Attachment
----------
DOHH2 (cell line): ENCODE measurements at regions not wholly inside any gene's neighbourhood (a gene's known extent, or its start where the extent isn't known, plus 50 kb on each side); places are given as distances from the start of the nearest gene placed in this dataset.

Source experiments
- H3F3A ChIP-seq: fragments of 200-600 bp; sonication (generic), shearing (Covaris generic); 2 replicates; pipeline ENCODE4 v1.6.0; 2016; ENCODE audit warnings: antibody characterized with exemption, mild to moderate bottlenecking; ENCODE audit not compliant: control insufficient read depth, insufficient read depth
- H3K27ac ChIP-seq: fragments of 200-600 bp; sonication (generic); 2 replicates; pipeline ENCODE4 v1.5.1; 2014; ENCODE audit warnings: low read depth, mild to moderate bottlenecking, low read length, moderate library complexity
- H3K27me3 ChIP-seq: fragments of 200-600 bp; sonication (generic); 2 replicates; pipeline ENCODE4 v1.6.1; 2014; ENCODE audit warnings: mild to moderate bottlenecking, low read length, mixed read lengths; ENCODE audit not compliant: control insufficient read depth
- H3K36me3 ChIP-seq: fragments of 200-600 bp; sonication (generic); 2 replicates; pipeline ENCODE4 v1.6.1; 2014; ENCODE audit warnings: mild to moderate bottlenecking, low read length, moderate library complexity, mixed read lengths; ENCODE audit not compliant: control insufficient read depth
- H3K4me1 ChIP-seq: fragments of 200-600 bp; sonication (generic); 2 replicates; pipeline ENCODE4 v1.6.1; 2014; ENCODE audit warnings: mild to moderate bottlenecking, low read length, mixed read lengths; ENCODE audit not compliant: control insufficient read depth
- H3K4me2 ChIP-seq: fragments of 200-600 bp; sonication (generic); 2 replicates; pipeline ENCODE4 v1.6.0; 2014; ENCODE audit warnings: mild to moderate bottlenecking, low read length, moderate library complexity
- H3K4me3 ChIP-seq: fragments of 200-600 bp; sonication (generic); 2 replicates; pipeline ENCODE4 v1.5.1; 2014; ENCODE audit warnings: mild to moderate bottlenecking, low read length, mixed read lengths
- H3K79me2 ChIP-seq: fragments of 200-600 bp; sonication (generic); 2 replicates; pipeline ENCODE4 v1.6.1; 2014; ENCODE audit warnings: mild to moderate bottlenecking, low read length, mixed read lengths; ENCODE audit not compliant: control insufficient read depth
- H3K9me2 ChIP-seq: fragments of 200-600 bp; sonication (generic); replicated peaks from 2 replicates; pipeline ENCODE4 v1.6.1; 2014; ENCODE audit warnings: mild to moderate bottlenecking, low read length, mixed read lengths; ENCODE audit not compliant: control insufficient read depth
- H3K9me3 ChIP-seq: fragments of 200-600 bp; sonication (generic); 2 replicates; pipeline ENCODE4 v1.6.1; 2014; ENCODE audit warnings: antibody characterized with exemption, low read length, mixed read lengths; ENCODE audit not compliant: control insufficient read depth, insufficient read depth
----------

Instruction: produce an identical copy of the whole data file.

DOHH2 (cell line): ENCODE measurements at regions not wholly inside any gene's neighbourhood (a gene's known extent, or its start where the extent isn't known, plus 50 kb on each side); places are given as distances from the start of the nearest gene placed in this dataset.

Source experiments
- H3F3A ChIP-seq: fragments of 200-600 bp; sonication (generic), shearing (Covaris generic); 2 replicates; pipeline ENCODE4 v1.6.0; 2016; ENCODE audit warnings: antibody characterized with exemption, mild to moderate bottlenecking; ENCODE audit not compliant: control insufficient read depth, insufficient read depth
- H3K27ac ChIP-seq: fragments of 200-600 bp; sonication (generic); 2 replicates; pipeline ENCODE4 v1.5.1; 2014; ENCODE audit warnings: low read depth, mild to moderate bottlenecking, low read length, moderate library complexity
- H3K27me3 ChIP-seq: fragments of 200-600 bp; sonication (generic); 2 replicates; pipeline ENCODE4 v1.6.1; 2014; ENCODE audit warnings: mild to moderate bottlenecking, low read length, mixed read lengths; ENCODE audit not compliant: control insufficient read depth
- H3K36me3 ChIP-seq: fragments of 200-600 bp; sonication (generic); 2 replicates; pipeline ENCODE4 v1.6.1; 2014; ENCODE audit warnings: mild to moderate bottlenecking, low read length, moderate library complexity, mixed read lengths; ENCODE audit not compliant: control insufficient read depth
- H3K4me1 ChIP-seq: fragments of 200-600 bp; sonication (generic); 2 replicates; pipeline ENCODE4 v1.6.1; 2014; ENCODE audit warnings: mild to moderate bottlenecking, low read length, mixed read lengths; ENCODE audit not compliant: control insufficient read depth
- H3K4me2 ChIP-seq: fragments of 200-600 bp; sonication (generic); 2 replicates; pipeline ENCODE4 v1.6.0; 2014; ENCODE audit warnings: mild to moderate bottlenecking, low read length, moderate library complexity
- H3K4me3 ChIP-seq: fragments of 200-600 bp; sonication (generic); 2 replicates; pipeline ENCODE4 v1.5.1; 2014; ENCODE audit warnings: mild to moderate bottlenecking, low read length, mixed read lengths
- H3K79me2 ChIP-seq: fragments of 200-600 bp; sonication (generic); 2 replicates; pipeline ENCODE4 v1.6.1; 2014; ENCODE audit warnings: mild to moderate bottlenecking, low read length, mixed read lengths; ENCODE audit not compliant: control insufficient read depth
- H3K9me2 ChIP-seq: fragments of 200-600 bp; sonication (generic); replicated peaks from 2 replicates; pipeline ENCODE4 v1.6.1; 2014; ENCODE audit warnings: mild to moderate bottlenecking, low read length, mixed read lengths; ENCODE audit not compliant: control insufficient read depth
- H3K9me3 ChIP-seq: fragments of 200-600 bp; sonication (generic); 2 replicates; pipeline ENCODE4 v1.6.1; 2014; ENCODE audit warnings: antibody characterized with exemption, low read length, mixed read lengths; ENCODE audit not compliant: control insufficient read depth, insufficient read depth